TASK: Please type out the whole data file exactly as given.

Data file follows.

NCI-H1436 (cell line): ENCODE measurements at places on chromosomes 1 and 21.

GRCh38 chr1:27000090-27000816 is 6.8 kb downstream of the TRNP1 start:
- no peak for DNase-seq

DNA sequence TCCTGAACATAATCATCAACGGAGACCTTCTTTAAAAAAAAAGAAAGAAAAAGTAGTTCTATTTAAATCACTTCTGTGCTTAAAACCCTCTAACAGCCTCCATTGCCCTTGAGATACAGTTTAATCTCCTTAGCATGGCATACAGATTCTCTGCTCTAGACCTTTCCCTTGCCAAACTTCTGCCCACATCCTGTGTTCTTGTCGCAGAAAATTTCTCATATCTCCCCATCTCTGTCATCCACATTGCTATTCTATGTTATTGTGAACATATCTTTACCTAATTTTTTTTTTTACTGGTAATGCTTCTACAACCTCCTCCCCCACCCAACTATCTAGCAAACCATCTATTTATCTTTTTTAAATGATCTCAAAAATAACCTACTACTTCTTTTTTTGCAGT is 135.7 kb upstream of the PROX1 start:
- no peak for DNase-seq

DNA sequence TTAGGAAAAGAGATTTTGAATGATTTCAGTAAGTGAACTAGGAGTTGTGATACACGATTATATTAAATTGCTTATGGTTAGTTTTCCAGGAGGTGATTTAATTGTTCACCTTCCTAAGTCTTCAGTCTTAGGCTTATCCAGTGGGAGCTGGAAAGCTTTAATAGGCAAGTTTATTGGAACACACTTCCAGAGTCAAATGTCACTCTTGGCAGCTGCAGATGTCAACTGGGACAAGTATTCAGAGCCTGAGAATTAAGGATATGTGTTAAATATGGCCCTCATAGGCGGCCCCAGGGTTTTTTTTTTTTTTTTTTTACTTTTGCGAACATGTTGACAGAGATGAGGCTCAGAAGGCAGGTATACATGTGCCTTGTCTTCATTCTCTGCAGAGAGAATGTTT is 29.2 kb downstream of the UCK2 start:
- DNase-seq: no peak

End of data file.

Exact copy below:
NCI-H1436 (cell line): ENCODE measurements at places on chromosomes 1 and 21.

GRCh38 chr1:27000090-27000816 is 6.8 kb downstream of the TRNP1 start:
- no peak for DNase-seq

DNA sequence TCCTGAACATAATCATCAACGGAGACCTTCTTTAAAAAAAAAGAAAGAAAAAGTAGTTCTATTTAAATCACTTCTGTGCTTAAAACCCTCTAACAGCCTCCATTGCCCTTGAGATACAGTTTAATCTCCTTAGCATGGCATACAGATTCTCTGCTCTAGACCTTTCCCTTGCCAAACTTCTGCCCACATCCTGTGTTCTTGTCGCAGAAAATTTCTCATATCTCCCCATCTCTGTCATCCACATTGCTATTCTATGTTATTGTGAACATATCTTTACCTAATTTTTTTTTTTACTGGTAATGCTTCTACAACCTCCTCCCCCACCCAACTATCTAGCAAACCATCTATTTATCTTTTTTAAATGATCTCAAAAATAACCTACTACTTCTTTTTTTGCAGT is 135.7 kb upstream of the PROX1 start:
- no peak for DNase-seq

DNA sequence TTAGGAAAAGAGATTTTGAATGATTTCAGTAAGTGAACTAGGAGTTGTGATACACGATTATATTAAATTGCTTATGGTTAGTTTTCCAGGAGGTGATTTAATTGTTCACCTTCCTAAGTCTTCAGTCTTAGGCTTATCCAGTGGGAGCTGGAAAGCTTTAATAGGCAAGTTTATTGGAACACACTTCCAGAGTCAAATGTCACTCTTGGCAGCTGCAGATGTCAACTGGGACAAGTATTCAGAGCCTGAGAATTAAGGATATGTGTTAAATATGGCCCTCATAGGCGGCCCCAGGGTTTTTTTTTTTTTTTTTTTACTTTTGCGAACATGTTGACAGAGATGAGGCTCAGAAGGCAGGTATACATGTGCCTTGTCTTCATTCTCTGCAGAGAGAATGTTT is 29.2 kb downstream of the UCK2 start:
- DNase-seq: no peak